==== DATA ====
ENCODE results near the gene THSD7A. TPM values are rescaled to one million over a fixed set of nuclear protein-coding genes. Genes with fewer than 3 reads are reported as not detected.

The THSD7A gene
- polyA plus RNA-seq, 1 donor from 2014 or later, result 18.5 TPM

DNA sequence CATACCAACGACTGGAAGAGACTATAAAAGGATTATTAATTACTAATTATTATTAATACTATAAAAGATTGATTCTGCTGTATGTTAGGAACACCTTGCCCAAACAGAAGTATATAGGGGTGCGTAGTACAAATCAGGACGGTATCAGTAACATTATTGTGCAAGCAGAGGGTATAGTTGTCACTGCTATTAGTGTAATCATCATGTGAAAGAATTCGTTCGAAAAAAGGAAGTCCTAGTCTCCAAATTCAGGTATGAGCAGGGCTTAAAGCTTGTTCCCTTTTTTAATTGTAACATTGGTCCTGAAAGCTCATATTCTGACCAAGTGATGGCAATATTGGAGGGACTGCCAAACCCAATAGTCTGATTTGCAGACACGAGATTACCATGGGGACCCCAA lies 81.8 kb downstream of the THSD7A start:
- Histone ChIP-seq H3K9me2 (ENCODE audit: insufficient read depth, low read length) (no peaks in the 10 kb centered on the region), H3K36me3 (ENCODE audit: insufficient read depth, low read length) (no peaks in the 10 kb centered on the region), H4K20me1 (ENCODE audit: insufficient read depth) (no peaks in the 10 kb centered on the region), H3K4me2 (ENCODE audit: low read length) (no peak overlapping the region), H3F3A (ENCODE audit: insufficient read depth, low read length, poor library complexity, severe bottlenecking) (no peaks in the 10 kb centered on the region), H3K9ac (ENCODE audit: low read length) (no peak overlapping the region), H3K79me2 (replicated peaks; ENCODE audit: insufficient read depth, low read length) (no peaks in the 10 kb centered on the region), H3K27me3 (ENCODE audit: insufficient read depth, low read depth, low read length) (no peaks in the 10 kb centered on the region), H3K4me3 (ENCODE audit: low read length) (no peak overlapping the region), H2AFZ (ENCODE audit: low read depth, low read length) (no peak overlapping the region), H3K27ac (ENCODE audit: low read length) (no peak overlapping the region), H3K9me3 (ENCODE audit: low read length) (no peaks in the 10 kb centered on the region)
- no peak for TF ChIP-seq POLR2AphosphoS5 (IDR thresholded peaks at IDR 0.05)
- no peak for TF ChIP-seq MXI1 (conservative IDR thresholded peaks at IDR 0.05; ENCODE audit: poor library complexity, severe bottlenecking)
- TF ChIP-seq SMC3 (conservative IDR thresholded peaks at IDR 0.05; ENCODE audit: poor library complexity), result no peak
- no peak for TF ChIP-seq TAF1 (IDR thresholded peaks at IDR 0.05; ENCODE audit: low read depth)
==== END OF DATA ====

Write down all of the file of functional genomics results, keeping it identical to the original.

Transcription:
ENCODE results near the gene THSD7A. TPM values are rescaled to one million over a fixed set of nuclear protein-coding genes. Genes with fewer than 3 reads are reported as not detected.

The THSD7A gene
- polyA plus RNA-seq, 1 donor from 2014 or later, result 18.5 TPM

DNA sequence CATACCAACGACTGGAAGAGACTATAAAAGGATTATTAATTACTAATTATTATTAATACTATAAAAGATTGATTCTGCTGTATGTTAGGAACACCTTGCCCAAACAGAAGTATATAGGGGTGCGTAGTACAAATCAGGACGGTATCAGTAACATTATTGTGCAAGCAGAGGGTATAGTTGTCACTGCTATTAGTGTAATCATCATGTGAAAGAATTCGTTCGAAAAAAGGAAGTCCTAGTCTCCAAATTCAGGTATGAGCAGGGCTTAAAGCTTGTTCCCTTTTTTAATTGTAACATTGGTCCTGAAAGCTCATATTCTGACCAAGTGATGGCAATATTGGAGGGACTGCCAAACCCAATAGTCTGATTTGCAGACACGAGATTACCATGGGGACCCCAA lies 81.8 kb downstream of the THSD7A start:
- Histone ChIP-seq H3K9me2 (ENCODE audit: insufficient read depth, low read length) (no peaks in the 10 kb centered on the region), H3K36me3 (ENCODE audit: insufficient read depth, low read length) (no peaks in the 10 kb centered on the region), H4K20me1 (ENCODE audit: insufficient read depth) (no peaks in the 10 kb centered on the region), H3K4me2 (ENCODE audit: low read length) (no peak overlapping the region), H3F3A (ENCODE audit: insufficient read depth, low read length, poor library complexity, severe bottlenecking) (no peaks in the 10 kb centered on the region), H3K9ac (ENCODE audit: low read length) (no peak overlapping the region), H3K79me2 (replicated peaks; ENCODE audit: insufficient read depth, low read length) (no peaks in the 10 kb centered on the region), H3K27me3 (ENCODE audit: insufficient read depth, low read depth, low read length) (no peaks in the 10 kb centered on the region), H3K4me3 (ENCODE audit: low read length) (no peak overlapping the region), H2AFZ (ENCODE audit: low read depth, low read length) (no peak overlapping the region), H3K27ac (ENCODE audit: low read length) (no peak overlapping the region), H3K9me3 (ENCODE audit: low read length) (no peaks in the 10 kb centered on the region)
- no peak for TF ChIP-seq POLR2AphosphoS5 (IDR thresholded peaks at IDR 0.05)
- no peak for TF ChIP-seq MXI1 (conservative IDR thresholded peaks at IDR 0.05; ENCODE audit: poor library complexity, severe bottlenecking)
- TF ChIP-seq SMC3 (conservative IDR thresholded peaks at IDR 0.05; ENCODE audit: poor library complexity), result no peak
- no peak for TF ChIP-seq TAF1 (IDR thresholded peaks at IDR 0.05; ENCODE audit: low read depth)